Sudden cardiac arrest is a leading cause of death in the United States, and more than 356,000 cases occur outside hospital walls each year. About 90 percent of victims die before they reach a hospital, making rapid response essential. Survival rates increase dramatically when care, including CPR and treatment with an automated external defibrillator (AED), is provided within five to seven minutes.
To help improve survival rates, Volusia County’s Public Protection Department is using grant funds to donate 19 portable AEDs to community organizations. So far, the department has provided AEDs and training to the DeLand Elks Lodge, Four Townes Moose Lodge, the Spruce Creek Fly-In, and Burns Science and Technology Charter School.
Mark Swanson, interim director of Public Protection, noted that AEDs are designed so people with little or no training can use them. Once activated, an AED will play instructions out loud for how to use it. However, Swanson’s staff is providing on-site, detailed training to staff at each location.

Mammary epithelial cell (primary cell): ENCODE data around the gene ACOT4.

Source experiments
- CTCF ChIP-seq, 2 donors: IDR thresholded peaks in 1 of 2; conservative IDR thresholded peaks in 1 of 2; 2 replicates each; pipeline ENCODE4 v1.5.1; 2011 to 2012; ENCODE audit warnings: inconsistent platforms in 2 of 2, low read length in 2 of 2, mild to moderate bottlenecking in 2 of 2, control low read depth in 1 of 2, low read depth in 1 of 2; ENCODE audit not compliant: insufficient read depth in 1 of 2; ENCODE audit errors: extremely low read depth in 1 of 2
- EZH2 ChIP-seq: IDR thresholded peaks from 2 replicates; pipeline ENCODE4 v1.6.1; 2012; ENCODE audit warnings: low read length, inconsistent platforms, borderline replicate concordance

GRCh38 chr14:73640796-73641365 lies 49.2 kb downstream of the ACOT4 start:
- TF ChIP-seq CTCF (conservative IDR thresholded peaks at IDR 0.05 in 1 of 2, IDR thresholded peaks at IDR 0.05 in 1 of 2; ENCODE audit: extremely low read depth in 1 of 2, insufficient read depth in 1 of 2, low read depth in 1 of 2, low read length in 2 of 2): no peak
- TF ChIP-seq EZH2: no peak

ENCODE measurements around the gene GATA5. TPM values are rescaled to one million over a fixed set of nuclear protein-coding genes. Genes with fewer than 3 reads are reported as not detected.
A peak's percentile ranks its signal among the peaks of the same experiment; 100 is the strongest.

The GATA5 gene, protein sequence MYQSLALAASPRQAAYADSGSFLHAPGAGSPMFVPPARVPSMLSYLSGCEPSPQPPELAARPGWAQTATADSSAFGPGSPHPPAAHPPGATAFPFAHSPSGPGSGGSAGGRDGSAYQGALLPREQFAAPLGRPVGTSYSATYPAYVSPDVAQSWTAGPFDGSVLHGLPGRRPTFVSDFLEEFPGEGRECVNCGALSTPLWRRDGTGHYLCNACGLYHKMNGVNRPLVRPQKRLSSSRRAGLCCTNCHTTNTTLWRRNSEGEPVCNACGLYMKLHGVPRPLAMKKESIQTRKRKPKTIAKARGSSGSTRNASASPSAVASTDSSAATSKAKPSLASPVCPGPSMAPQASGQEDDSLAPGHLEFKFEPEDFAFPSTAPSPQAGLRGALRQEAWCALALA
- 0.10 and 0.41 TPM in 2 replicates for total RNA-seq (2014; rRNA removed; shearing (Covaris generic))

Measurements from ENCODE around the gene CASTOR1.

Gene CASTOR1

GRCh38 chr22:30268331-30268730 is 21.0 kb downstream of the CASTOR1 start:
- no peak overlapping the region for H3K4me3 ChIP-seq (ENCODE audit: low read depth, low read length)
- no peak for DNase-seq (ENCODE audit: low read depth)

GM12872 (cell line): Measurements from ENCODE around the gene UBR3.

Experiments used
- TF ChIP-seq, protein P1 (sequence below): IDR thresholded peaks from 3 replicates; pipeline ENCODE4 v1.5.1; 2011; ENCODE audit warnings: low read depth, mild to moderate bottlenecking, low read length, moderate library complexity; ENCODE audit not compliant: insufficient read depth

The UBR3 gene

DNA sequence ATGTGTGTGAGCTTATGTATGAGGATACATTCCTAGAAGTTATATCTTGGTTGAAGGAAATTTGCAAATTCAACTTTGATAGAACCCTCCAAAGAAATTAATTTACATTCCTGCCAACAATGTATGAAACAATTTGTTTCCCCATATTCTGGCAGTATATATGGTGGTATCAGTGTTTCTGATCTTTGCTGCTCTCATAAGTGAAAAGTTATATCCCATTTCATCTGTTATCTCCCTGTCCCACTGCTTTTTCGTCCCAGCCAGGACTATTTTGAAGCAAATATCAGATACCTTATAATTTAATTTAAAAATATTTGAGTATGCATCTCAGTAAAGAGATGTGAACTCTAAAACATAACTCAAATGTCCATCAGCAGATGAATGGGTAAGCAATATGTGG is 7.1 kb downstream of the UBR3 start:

The cost of an AED ranges from $1,300 to $1,700. The Public Protection Department received grants from the Florida Department of Health and Emergency Medical Services Trust Funds to cover the equipment costs.
Swanson and his team will research cardiac arrest data and coordinate with the Community Services Department to determine appropriate locations for additional AEDs in Volusia County.
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— Compiled by Business Editor Joe Crews